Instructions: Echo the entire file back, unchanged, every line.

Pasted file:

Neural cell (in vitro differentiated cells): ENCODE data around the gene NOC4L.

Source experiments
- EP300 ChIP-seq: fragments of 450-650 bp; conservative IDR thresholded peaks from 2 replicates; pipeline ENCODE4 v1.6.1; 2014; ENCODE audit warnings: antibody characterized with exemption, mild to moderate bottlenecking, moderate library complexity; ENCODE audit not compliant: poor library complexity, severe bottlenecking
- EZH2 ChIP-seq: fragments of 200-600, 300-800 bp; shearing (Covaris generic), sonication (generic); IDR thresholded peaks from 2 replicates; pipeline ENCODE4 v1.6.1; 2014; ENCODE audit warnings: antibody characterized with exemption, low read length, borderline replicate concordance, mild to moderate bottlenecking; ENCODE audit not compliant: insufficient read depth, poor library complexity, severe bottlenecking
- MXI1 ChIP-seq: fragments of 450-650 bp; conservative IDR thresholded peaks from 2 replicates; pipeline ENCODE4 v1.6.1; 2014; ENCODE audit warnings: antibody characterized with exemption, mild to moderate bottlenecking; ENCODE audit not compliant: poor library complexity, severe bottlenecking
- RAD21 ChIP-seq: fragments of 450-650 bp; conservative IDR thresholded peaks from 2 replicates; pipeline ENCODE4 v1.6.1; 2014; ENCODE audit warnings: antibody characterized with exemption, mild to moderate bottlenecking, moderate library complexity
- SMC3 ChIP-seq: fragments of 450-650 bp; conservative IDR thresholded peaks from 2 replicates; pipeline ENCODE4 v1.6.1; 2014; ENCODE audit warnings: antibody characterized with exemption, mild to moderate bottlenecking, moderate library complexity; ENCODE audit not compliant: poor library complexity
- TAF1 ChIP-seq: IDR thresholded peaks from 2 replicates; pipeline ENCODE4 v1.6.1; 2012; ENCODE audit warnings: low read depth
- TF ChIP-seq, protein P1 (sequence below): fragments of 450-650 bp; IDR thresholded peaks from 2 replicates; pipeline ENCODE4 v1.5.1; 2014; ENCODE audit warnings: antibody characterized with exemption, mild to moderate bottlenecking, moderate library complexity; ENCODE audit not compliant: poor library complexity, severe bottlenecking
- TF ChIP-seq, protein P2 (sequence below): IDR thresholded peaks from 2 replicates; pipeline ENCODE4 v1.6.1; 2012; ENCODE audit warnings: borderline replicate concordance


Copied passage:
Neural cell (in vitro differentiated cells): ENCODE data around the gene NOC4L.

Source experiments
- EP300 ChIP-seq: fragments of 450-650 bp; conservative IDR thresholded peaks from 2 replicates; pipeline ENCODE4 v1.6.1; 2014; ENCODE audit warnings: antibody characterized with exemption, mild to moderate bottlenecking, moderate library complexity; ENCODE audit not compliant: poor library complexity, severe bottlenecking
- EZH2 ChIP-seq: fragments of 200-600, 300-800 bp; shearing (Covaris generic), sonication (generic); IDR thresholded peaks from 2 replicates; pipeline ENCODE4 v1.6.1; 2014; ENCODE audit warnings: antibody characterized with exemption, low read length, borderline replicate concordance, mild to moderate bottlenecking; ENCODE audit not compliant: insufficient read depth, poor library complexity, severe bottlenecking
- MXI1 ChIP-seq: fragments of 450-650 bp; conservative IDR thresholded peaks from 2 replicates; pipeline ENCODE4 v1.6.1; 2014; ENCODE audit warnings: antibody characterized with exemption, mild to moderate bottlenecking; ENCODE audit not compliant: poor library complexity, severe bottlenecking
- RAD21 ChIP-seq: fragments of 450-650 bp; conservative IDR thresholded peaks from 2 replicates; pipeline ENCODE4 v1.6.1; 2014; ENCODE audit warnings: antibody characterized with exemption, mild to moderate bottlenecking, moderate library complexity
- SMC3 ChIP-seq: fragments of 450-650 bp; conservative IDR thresholded peaks from 2 replicates; pipeline ENCODE4 v1.6.1; 2014; ENCODE audit warnings: antibody characterized with exemption, mild to moderate bottlenecking, moderate library complexity; ENCODE audit not compliant: poor library complexity
- TAF1 ChIP-seq: IDR thresholded peaks from 2 replicates; pipeline ENCODE4 v1.6.1; 2012; ENCODE audit warnings: low read depth
- TF ChIP-seq, protein P1 (sequence below): fragments of 450-650 bp; IDR thresholded peaks from 2 replicates; pipeline ENCODE4 v1.5.1; 2014; ENCODE audit warnings: antibody characterized with exemption, mild to moderate bottlenecking, moderate library complexity; ENCODE audit not compliant: poor library complexity, severe bottlenecking
- TF ChIP-seq, protein P2 (sequence below): IDR thresholded peaks from 2 replicates; pipeline ENCODE4 v1.6.1; 2012; ENCODE audit warnings: borderline replicate concordance